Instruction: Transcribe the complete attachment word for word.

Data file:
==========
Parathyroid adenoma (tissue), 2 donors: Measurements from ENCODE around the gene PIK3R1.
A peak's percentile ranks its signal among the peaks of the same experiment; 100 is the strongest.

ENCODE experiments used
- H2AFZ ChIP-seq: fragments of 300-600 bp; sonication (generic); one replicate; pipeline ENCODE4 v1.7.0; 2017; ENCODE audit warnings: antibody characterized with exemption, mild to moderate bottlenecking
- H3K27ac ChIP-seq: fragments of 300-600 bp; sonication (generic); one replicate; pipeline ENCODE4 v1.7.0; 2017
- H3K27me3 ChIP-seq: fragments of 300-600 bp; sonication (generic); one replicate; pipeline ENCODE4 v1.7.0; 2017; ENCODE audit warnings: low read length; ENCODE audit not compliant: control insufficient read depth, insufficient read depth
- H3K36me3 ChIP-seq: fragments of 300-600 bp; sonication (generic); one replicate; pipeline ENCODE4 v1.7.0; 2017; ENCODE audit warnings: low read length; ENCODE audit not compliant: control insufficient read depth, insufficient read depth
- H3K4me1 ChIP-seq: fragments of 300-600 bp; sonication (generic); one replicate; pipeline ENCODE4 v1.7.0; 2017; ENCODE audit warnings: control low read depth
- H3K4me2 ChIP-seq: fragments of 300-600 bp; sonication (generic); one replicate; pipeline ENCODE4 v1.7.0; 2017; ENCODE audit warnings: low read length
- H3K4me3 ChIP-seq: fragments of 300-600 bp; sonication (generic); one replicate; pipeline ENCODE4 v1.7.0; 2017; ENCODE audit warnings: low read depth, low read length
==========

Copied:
Parathyroid adenoma (tissue), 2 donors: Measurements from ENCODE around the gene PIK3R1.
A peak's percentile ranks its signal among the peaks of the same experiment; 100 is the strongest.

ENCODE experiments used
- H2AFZ ChIP-seq: fragments of 300-600 bp; sonication (generic); one replicate; pipeline ENCODE4 v1.7.0; 2017; ENCODE audit warnings: antibody characterized with exemption, mild to moderate bottlenecking
- H3K27ac ChIP-seq: fragments of 300-600 bp; sonication (generic); one replicate; pipeline ENCODE4 v1.7.0; 2017
- H3K27me3 ChIP-seq: fragments of 300-600 bp; sonication (generic); one replicate; pipeline ENCODE4 v1.7.0; 2017; ENCODE audit warnings: low read length; ENCODE audit not compliant: control insufficient read depth, insufficient read depth
- H3K36me3 ChIP-seq: fragments of 300-600 bp; sonication (generic); one replicate; pipeline ENCODE4 v1.7.0; 2017; ENCODE audit warnings: low read length; ENCODE audit not compliant: control insufficient read depth, insufficient read depth
- H3K4me1 ChIP-seq: fragments of 300-600 bp; sonication (generic); one replicate; pipeline ENCODE4 v1.7.0; 2017; ENCODE audit warnings: control low read depth
- H3K4me2 ChIP-seq: fragments of 300-600 bp; sonication (generic); one replicate; pipeline ENCODE4 v1.7.0; 2017; ENCODE audit warnings: low read length
- H3K4me3 ChIP-seq: fragments of 300-600 bp; sonication (generic); one replicate; pipeline ENCODE4 v1.7.0; 2017; ENCODE audit warnings: low read depth, low read length